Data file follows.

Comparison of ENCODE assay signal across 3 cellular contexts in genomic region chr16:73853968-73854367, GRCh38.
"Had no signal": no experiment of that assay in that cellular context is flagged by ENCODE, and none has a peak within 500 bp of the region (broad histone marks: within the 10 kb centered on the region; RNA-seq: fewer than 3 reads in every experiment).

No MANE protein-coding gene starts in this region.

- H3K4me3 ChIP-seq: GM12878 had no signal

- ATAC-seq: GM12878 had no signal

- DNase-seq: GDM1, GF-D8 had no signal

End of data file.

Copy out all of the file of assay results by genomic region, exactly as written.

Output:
Comparison of ENCODE assay signal across 3 cellular contexts in genomic region chr16:73853968-73854367, GRCh38.
"Had no signal": no experiment of that assay in that cellular context is flagged by ENCODE, and none has a peak within 500 bp of the region (broad histone marks: within the 10 kb centered on the region; RNA-seq: fewer than 3 reads in every experiment).

No MANE protein-coding gene starts in this region.

- H3K4me3 ChIP-seq: GM12878 had no signal

- ATAC-seq: GM12878 had no signal

- DNase-seq: GDM1, GF-D8 had no signal